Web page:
Forth Valley Art Beat formally Forth Valley Open Studios is now in its eighth year and aims to create an inspiring event encouraging participation from artists, designers, makers, art clubs, galleries and organisations delivering a mixture of visual art, from open studios, installations, temporary public artworks, pop-
Artists wishing to participate in the 2017 event can register now via the link below. Artists from all over Scotland are welcome to take part all you need is a venue within the Forth Valley area, whether you are an individual artist opening your studio at home or a collective of makers hiring a venue for the purpose if the event. Take time consider how you could be involved, we welcome new ideas so please do not hesitate to get in touch!
Some artists will be hosting additional events during the nine days, such us workshops, demonstrations, poetry reading, live music and performance. Details of which can be found on our additional events page nearer the time.
FVAB 2017 booking form is now live!
Artists & organisations wishing to participate please click on the image to access the booking form.
Deadline: 20th January 2017
Advertising Opportunities in FVAB event brochure.
We are excited to announce that the third instalment of the Ashurst Emerging Artist Prize is open for entries. The prize is open to artists working across all genres, styles and from any background. The overall deadline is 15 January, however all artists who enter before the 18 December will receive feedback on the application they submitted. We are a prize that focuses on supporting not just winners but all artists involved.
£7,000 prizes, for the Overall Winner, the Employee Choice Award and the Sculpture Award Includes £1,000 of vouchers from Cass Art for the 3 Winners New Ashurst Prize for Rich Mix which offers £500 and a solo show in the Rich Mix Gallery for artists living/working in East London (All E postcodes) or whose work is influenced by the area)
Solo exhibitions in London, Group Show for 25 Shortlisted Artists in April -
Invitations to our free, career development talks for artists.
For further information and the application form see here http://www.artprize.co.uk or please email email@example.com with questions.
LPS Prize 2017: Online entry is OPEN for 2017! The Lynn Painter-
In 2017, the Palace will mark Scotland's Year of History, Heritage and Archaeology with a special focus on Bonnie Prince Charlie. In September 1745, the Stuart Prince set up court at the Palace. Groups can visit the rooms that became the focus of the Jacobite cause in Edinburgh, experience the Great Gallery where the Prince held a lavish ball, and see the very bed that he slept in. The special Jacobite theme can be enjoyed as part of a group visit or private guided tour. Visit their website to find out more.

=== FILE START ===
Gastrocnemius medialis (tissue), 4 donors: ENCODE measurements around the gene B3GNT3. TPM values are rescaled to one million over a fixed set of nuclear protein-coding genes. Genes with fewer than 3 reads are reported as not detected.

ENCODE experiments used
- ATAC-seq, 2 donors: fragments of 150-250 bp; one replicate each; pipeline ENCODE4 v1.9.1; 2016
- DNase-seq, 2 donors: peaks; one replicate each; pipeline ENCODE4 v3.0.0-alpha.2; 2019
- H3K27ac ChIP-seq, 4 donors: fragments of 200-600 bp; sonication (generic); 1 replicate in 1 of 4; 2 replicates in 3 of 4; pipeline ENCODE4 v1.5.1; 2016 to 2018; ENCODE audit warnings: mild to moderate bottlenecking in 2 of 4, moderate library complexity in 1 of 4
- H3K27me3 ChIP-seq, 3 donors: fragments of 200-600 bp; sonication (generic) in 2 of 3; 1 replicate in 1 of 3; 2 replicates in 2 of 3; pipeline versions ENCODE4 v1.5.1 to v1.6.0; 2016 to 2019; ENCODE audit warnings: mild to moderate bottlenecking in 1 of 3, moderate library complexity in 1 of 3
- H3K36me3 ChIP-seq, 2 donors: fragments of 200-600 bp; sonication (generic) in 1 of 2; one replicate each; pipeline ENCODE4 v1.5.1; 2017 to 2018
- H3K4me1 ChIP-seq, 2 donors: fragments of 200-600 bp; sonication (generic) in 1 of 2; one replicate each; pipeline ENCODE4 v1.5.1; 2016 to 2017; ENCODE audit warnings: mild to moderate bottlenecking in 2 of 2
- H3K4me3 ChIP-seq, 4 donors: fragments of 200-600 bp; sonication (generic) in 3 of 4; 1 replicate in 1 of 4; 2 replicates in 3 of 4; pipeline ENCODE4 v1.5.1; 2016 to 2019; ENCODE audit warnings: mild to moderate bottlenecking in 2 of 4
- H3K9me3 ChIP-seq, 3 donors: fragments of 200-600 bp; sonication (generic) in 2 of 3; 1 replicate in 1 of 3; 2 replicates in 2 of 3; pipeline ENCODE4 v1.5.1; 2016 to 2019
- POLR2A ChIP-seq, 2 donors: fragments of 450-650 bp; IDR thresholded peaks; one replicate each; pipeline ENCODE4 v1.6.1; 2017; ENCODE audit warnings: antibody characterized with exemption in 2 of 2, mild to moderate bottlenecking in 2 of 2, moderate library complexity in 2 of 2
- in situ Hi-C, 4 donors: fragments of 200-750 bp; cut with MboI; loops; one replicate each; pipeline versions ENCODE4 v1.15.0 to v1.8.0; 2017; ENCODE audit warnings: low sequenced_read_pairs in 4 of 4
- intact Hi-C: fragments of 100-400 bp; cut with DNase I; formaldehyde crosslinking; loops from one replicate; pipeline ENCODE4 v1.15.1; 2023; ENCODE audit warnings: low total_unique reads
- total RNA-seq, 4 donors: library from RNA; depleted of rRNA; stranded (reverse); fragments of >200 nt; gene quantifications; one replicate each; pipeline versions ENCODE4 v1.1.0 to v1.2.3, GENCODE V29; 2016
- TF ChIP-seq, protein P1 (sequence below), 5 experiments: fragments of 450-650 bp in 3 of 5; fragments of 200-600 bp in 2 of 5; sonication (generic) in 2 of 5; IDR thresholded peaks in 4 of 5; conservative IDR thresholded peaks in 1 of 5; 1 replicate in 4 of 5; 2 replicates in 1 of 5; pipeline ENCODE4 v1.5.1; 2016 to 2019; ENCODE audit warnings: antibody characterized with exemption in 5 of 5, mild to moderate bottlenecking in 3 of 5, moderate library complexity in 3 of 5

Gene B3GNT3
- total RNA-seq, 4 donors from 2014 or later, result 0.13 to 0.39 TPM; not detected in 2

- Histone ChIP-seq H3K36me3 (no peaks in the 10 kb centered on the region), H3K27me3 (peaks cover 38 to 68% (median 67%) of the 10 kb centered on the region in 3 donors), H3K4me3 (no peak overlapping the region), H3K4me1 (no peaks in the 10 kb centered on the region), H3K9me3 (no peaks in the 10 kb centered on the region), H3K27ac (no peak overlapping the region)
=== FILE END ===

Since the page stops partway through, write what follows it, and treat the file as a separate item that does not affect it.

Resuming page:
The NPG has just launched their new online shop with a 25% discount until Monday 28 November…you may need to sign up to their Newsletter to get the discount code!
Building on Ashurst's previous support for East London arts charity Rich Mix, we are excited to announce the launch of an additional prize available to this year's entrants.
Rich Mix is an independent arts venue that aims to bring a wide range of people working in various art forms together by offering them resources and the opportunity to deliver excellent art to an increasingly diverse audience.
THE AWARD: Solo exhibition (summer 2017) in the Mezzanine Gallery at Rich Mix £500 cash prize
ELIGIBILITY: Artist must live or work in East London (E postcode) OR their work must relate to East London.
Artists who have already entered and suit the criteria will automatically be considered for the prize. There is no additional entry fee to be eligible to win this prize.
Final deadline 15 January 2017
ENTER BEFORE 18 DECEMBER and receive feedback on your submission
First Prize £30,000
Entry is now open for the BP Portrait Award 2017, the most prestigious portrait painting competition in the world.
With a first prize of £30,000, the Award is aimed at encouraging artists to develop portraiture in their work and over the past twenty-
The competition is open to everyone aged 18 and over. Full competition rules and entry information can be found here.
Closing date: 26 January 2017
The Japan Scotland Association "Scotland Day in Tokyo 2016”
Scotland has had a huge Impact on creating modern Japan, Scots were instrumental in inspiring Japan's modernisation. Since the beginnings of the Meiji revolution there has been a special relationship between the two countries, and surprising parallels In psyche between the these two cultures.
Recently there is also increasing Japanese interest in Scotland. We would like to introduce this history and update the close affinity between Japan and Scotland with modern culture, art, business and science perspectives to look to the future and develop mutual potential.
We are very grateful to our co-
Scotland Day -
The future aim Is to hold an annual Scottish Week with more events including exhibitions of art, culture and science. With a networking enterprise in mind, and to cultivate overall excitement and enthusiasm, we will use this years pilot “Scottish Day” to encourage other venues & businesses to join the “Scottish Week” next year.
Including: cinemas, theatres, galleries, department stores, shops, bars & restaurants Expanding on the events tested this year with sales and or promotions of Scottish products, lectures, films, and exhibitions on the Scottish theme.
“Wasps Studios: have given an update on activity for November 2016
Former Stromness LIbrary, Orkney -
Grand opening on Friday 18th November from 6.30pm. Details here.
The Admiral's House -
John Strachan Residency Update: Artist Roos Dijkhuizen will be hosting some great community events in The Steeple, Newburgh as part of the John Strachan Residency which is taking place across October and November.